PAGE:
This whole section of the city was like one slowly decaying bruise. Years had passed, but there had been no serious time or resources available to devote to the rubbled ruins of western Silvermoon City. What would be the use? The city as it was now was nearly empty, too few to fill even the half of what the city once was.
(Commission by http://sionra.deviantart.com/ below the break there.)
Braghaman sat on the edge of the fountain, looking around at Darkshire. He had taken a stroll from his home, mug of bourbon in his hand, and his wanderings brought him here. People moved around him, some fast and some slowly. Most of the people seemed not to notice him as they crossed the town center. Every now and then, a watcher would catch his eye and nod or salute to the paladin, to which Braghaman would smile and nod and tip his mug in their direction.
Despite Halfhill being a center of commerce, its people were “country folk” and didn’t approve of late nights when there was work on the morrow. A few adventurers and brewery workers continued swapping stories in the tavern, but otherwise, the Tillers’ homes were darkening.
Nore didn’t mind. The air was clear and warm, the trees rustling. The wind, thankfully, blew toward the pig farms this evening. She walked with Reave, the ghost worg acting as her “bodyguard” when Wes was unavailable. He had fought in the Barrens all this week; someone had to keep bringing in the company’s pay, while she, still off official duty, helped with the Henii problem. Tonight though, they were going to meet at the farmhouse, tend his various pets, and spend some time trying to relax.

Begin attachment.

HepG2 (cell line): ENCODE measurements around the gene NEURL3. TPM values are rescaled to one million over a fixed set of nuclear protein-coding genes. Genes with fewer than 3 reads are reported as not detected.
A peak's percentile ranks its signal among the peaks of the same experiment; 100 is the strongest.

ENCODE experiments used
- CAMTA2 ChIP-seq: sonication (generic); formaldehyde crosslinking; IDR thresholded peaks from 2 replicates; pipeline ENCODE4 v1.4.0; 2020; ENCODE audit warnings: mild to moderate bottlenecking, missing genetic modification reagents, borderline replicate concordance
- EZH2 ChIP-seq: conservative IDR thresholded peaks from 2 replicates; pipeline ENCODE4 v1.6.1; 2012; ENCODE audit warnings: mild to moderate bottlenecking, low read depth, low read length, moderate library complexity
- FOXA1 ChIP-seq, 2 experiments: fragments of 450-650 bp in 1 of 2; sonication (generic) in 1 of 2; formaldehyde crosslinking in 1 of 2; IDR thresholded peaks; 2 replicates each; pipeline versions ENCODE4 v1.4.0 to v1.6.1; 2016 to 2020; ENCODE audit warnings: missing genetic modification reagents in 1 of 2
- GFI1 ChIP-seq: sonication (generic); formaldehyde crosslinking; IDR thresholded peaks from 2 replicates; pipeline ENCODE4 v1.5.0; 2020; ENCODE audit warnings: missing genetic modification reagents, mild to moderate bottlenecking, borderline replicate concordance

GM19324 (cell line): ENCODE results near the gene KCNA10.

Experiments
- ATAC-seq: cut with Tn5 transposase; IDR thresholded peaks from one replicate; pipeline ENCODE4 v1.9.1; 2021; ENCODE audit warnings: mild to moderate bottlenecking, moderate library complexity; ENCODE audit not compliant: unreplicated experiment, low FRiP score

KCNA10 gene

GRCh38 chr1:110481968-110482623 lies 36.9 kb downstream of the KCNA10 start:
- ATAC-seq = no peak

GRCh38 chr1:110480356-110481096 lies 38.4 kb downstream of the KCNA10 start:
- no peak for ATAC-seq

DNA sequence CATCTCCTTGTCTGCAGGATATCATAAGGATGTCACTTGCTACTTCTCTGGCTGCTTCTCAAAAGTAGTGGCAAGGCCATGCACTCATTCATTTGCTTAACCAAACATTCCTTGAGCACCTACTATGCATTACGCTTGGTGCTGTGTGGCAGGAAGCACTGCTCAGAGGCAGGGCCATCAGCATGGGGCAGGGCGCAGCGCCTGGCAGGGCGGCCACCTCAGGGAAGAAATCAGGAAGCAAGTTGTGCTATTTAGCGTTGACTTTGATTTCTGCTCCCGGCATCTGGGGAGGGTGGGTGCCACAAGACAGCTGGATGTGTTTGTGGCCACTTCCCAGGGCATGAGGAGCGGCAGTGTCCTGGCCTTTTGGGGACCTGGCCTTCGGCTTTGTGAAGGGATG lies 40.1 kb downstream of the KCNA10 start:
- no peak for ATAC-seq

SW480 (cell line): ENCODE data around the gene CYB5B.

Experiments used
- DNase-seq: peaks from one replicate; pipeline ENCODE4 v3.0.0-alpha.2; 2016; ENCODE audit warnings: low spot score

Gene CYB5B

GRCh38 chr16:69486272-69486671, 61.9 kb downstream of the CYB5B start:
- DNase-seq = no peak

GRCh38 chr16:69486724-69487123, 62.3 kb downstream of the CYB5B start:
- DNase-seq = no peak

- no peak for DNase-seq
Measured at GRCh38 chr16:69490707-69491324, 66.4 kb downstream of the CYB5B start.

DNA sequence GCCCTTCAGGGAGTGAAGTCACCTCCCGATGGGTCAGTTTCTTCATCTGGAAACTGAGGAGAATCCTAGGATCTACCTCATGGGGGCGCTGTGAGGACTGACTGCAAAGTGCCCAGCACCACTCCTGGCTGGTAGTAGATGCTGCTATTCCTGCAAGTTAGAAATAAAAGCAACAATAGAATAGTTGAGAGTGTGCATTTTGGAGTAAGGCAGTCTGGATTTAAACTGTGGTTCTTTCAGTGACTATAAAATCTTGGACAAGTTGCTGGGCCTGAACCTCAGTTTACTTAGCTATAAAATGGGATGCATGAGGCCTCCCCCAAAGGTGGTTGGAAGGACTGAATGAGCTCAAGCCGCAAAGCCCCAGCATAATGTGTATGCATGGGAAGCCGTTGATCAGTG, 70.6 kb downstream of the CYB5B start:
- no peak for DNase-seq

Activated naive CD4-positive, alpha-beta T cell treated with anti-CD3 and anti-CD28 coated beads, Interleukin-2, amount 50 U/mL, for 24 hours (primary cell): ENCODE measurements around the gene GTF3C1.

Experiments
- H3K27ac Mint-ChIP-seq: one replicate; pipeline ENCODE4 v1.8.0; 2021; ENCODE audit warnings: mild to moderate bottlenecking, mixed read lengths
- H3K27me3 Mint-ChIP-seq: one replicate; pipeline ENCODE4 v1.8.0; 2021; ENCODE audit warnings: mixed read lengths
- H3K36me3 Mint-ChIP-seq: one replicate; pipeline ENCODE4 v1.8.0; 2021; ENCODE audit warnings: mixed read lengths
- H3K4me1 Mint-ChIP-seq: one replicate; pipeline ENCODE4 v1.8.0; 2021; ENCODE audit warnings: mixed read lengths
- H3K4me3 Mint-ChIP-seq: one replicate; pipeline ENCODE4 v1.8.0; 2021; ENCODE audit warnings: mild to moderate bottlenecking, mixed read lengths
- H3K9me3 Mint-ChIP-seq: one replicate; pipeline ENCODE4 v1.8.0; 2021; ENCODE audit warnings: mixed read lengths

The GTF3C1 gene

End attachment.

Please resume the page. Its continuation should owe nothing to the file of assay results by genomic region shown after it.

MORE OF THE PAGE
At first I wasn't sure
The priestess slept on clean cotton blankets. Her pooled hair a golden ribbon of sunlight through the slanted windows. This place was unfamiliar and cold, preserved like a museum. She couldn't run forever, and eventually her body needed time to rest. It had been two days and the priestess hadn't stirred from her slumber.
The rain created a soft serenade of sounds upon the rooftop from our cabin in Karasang Woods. It has lured Eleniel to slumber with its soft, unassuming presence. But I lay awake listening to the droplets fall one by one.
Life aboard the ship is different than expected. I half expected the crew to scowl, hiss and slur their words like in the books I've read. I don't know whether I am disappointed or impressed by this. Captain Robin's was right about one thing, there is a lot of respect between the crew and nobody is without something to do; Except for me.
Mix together one smart-ass girl, one angry Death Knight, one detective who couldn't keep control of his own body, and one strange little Forsaken with big purple wings. Bring to a boil, adding liberal splashes of overconfidence, posturing, and condescension with a dash of misconception. Let sit for a monologue or two, but don't worry if little creature-shapes that itch for a fight separate themselves from the whole, that's supposed to happen. Simmer for several hours after removing all the ingredients but the Death Knight, mixing in a bit of concerned dissent.
Prepare to duck the explosion.
I stood as still as a statue in the entryway of the Blue Recluse. I'd ridden across town like a maniac, but when I finally arrived, I hesitated. She was inside. Maybe she was nervous too. I took a deep breath and walked into the bar. It was musty, as usual. Old wood, worn but sturdy chairs and tables, lamps along the walls. It was early, so only a few people milled about.
The night was slightly chilly as Sierra walked across the ways, the forge was nothing like what she had at home, but it would have to do. She smiled faintly at the smell greeting her, bubbling metals, sweat, the heat was as welcoming as a mother's embrace. Her skin tingled at the change in temper as she crossed the threshold. The latest shipment of metals had finally arrived, Trillium from Pandaria - though the metal was rather foreign to her, it was easy to fashion into what she needed. A small smile spread across her lips as she put the first batch into the smelter, her eyes face glowing orange in the light of the molten liquid.